How to Toss a Book

Or at least make room for more important things

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A friend of mine is touring England this summer, and posted the following picture on her Facebook account.

Books in Garbage

It’s a quick peek at how books are treated in Cambridge. That’s right, nicely bound classic books tossed willy-nilly in the garbage. It’s a sad sight, but one that may be more common in the years ahead. Two recent trends are driving this transformation. The first is, naturally, the rise of eBooks. Who needs paper when you can make the same content available in a variety of electronic formats? It’s cheaper to store and inventory, it’s quicker to get the books out to more people, and you don’t need those pesky library volunteers dusting shelves.

The second trend is in how libraries are transforming themselves in the twenty-first century. Libraries have always been more than just repositories for books. They store all types of content for patrons: newspapers and periodicals, audio and video recordings, and government publications, just to name a few. They have also act as research centers for the serious student, and a brick-and-mortar New York Times Bestseller lists for those looking for a great read.

But this traditional view of libraries is changing. Instead of focusing on making content available to the public, modern libraries are becoming places where the public is made available to the content. It’s now all about the patron, not the books. The Newport Beach Public Library, located in Orange County, California, is an example of this change. As part of an upgrade to the overall city government campus, the main library branch will add 17,000 square feet of space, and none of it will be for books. The new space is dedicated to study rooms, computer labs, and other facilities that put the focus on humans. While they won’t be purging any books, they won’t be adding any for the upgrade either.

Reductions in physical media by libraries is not new. Harvard University Library director Robert Darnton, in his book The Case for Books, laments the replacement of physical newspaper archives in libraries with microfilm images of those same publications, a practice that began decades ago. In Chapter 8 of the book, he quotes another expert who “rightly warns that the enthusiasm for digitizing could produce another purge of papers [from libraries].” Sounds like a prophecy to me.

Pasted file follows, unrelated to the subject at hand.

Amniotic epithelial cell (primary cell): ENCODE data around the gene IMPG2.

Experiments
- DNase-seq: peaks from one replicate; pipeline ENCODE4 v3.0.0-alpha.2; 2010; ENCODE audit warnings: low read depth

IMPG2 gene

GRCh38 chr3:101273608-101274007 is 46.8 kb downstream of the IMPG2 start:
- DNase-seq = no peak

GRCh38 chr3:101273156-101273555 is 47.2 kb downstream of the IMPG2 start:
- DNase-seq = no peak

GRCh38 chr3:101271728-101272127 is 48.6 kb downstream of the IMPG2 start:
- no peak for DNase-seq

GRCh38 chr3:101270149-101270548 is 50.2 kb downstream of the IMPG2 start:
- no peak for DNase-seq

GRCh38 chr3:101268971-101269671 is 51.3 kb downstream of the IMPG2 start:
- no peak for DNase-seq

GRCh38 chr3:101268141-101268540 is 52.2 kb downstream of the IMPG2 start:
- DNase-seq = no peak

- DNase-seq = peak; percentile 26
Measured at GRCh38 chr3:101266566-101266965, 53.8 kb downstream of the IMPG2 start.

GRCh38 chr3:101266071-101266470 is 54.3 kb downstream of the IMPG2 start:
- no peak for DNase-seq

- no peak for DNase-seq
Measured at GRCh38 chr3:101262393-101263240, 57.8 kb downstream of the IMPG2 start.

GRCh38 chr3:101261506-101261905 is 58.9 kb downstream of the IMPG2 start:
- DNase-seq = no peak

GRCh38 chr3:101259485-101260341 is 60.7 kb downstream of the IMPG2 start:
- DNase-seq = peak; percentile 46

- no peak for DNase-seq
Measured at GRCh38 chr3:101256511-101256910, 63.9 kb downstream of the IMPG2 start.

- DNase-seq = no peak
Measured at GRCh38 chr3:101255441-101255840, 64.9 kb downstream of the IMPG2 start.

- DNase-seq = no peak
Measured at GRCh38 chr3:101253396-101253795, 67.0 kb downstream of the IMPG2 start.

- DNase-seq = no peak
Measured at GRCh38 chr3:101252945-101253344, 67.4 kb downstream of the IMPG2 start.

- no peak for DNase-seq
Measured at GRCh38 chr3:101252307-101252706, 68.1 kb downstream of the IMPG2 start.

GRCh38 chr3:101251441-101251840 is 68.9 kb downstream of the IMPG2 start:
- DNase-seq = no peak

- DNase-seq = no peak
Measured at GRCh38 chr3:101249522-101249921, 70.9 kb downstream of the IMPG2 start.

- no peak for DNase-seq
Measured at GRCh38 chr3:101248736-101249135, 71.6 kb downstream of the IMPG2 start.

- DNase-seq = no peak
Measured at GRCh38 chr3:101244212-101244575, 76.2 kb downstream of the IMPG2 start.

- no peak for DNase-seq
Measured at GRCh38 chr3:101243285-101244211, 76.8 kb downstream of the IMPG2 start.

So if you are looking for some books to read, to even up your kitchen table legs, or as decor for your walls, stop by the back door of your local library. Just be sure to bring a really big box.

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Tim Patrick is a software architect and developer with more than 30 years of experience in designing and building custom software solutions. He is the author of multiple books on Microsoft technologies, and was selected as a Microsoft MVP for his support to the programming community. Tim earned his degree in computer science from Seattle Pacific University.

1 COMMENT

  1. I read Darnton’s A Case for Books while writing my bachelor paper. Brilliant book that one.
    As a librarian to be I’m both thrilled by the development but also terrified. It’s very difficult to say what sort of workplace a library will be by the time my education is finished. In order to renew itself and continue to keep the interest of the users the libraries must focus on other things that just the books. It can no longer solely by a collection of books, but must offer digital databases, study rooms, e-books, other media, entertainment and so on and so forth. At the same time though they mustn’t loose track of what a library is – a place of learning, procurement and dissemination (I hope my dictionary hasn’t failed me in translation those correctly 😉

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